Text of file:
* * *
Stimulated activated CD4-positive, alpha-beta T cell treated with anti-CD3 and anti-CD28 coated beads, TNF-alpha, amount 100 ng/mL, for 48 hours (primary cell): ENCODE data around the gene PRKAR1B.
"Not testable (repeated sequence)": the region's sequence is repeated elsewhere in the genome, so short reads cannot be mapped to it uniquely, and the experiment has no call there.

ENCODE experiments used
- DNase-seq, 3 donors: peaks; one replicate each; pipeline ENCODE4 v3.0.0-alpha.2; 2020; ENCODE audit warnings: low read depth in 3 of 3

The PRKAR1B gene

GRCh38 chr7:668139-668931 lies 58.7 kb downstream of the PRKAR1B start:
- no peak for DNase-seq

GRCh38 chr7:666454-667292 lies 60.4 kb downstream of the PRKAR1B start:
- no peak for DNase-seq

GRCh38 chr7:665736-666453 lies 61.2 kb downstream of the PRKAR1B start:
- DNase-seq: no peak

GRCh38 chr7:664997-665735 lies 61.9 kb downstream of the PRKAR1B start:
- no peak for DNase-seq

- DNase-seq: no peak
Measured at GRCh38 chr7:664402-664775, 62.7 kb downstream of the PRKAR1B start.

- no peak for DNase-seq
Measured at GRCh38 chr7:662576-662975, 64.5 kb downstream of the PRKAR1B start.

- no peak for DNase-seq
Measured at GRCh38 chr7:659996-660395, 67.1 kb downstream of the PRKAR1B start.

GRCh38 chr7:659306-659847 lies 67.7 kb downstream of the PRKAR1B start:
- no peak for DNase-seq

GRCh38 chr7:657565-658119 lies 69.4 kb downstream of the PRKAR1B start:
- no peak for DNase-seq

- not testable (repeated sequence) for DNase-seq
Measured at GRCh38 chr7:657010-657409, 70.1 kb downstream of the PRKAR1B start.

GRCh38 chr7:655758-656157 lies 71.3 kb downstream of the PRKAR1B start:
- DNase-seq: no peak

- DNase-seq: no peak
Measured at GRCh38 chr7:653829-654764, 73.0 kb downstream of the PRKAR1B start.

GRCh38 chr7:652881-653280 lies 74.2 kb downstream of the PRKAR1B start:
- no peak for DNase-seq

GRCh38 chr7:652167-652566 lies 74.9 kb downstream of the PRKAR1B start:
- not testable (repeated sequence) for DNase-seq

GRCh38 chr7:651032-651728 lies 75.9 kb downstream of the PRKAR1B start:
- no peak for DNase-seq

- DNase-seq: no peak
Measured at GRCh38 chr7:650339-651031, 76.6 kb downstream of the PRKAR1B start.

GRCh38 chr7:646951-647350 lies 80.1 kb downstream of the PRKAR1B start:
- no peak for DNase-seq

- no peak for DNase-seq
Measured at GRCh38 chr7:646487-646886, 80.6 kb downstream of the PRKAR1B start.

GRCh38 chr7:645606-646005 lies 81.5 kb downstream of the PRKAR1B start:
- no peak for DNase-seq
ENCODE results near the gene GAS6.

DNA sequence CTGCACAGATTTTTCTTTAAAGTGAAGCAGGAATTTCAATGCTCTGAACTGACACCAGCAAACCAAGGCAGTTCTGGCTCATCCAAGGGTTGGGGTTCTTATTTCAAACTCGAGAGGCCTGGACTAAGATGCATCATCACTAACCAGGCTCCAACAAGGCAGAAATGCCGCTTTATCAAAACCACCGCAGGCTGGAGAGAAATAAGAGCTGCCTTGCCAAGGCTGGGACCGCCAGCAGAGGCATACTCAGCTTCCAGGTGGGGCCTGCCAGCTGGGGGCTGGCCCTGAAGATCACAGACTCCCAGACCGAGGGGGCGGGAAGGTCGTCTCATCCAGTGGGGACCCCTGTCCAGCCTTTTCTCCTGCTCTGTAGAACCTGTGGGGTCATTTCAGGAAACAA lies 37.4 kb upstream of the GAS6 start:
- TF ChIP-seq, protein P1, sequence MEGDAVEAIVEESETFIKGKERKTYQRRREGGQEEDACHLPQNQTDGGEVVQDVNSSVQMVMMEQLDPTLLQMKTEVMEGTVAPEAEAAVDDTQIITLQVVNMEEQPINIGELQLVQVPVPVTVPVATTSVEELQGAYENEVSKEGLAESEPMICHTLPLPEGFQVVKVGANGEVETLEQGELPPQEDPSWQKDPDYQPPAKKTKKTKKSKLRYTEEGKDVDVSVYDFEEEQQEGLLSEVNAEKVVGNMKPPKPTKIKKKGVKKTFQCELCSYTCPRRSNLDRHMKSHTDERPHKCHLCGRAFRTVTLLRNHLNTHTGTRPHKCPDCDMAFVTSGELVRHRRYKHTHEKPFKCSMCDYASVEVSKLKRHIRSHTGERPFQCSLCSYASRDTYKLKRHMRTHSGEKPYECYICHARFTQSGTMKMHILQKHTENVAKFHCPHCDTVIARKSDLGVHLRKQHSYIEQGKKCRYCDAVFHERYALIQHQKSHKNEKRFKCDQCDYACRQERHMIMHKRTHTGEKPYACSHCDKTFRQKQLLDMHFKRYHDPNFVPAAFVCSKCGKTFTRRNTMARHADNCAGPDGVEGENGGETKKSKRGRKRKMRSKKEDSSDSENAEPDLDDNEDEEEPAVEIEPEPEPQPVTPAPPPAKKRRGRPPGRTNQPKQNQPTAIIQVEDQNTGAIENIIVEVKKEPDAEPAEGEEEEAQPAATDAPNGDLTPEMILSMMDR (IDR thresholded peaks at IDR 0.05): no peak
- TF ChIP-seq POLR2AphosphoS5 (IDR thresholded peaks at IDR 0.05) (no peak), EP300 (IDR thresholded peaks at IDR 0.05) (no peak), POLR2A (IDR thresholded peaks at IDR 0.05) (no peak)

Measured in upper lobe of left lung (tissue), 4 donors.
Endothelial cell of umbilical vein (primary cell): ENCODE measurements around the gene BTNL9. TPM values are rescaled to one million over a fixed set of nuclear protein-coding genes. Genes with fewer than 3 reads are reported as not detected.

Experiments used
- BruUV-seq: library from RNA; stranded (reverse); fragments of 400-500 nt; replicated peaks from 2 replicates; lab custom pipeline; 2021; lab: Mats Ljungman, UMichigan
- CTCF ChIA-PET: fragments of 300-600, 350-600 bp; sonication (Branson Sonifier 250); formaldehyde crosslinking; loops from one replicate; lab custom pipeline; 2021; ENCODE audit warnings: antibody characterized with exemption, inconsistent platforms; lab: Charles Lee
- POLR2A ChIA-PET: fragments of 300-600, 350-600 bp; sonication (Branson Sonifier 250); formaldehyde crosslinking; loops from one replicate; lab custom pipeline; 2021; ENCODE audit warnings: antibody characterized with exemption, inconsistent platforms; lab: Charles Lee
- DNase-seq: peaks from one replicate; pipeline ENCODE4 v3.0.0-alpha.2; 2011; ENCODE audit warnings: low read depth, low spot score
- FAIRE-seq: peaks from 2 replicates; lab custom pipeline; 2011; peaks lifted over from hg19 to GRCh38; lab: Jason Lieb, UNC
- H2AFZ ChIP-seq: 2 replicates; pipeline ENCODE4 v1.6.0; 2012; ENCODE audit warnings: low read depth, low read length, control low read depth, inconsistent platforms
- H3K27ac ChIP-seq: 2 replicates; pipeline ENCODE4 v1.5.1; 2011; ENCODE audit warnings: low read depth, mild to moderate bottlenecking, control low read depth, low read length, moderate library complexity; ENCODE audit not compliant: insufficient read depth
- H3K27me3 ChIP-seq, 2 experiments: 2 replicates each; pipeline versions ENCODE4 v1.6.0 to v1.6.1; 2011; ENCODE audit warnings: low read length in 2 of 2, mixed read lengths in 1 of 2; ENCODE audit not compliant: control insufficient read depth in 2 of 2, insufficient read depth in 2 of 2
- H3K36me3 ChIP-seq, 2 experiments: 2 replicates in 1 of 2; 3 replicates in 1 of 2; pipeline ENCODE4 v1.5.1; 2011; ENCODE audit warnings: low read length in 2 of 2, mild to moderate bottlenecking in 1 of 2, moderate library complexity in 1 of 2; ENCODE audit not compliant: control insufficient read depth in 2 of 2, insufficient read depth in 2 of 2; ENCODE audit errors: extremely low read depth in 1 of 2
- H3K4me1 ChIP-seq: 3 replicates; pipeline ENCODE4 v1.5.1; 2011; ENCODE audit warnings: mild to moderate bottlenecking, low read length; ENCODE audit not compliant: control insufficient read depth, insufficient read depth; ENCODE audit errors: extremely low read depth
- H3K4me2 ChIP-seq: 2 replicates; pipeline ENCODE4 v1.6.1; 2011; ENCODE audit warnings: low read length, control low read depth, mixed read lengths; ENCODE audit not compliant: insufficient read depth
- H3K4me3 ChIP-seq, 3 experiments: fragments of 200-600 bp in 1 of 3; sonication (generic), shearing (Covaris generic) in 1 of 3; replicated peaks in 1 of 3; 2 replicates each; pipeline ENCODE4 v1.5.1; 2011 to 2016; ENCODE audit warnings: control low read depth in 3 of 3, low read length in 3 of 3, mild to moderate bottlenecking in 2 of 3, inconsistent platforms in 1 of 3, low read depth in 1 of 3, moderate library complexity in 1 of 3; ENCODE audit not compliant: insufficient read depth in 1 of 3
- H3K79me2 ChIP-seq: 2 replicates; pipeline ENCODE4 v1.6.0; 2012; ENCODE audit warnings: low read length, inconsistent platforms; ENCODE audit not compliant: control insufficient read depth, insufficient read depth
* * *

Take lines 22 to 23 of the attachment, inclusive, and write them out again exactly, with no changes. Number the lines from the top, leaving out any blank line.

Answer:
GRCh38 chr7:657565-658119 lies 69.4 kb downstream of the PRKAR1B start:
- no peak for DNase-seq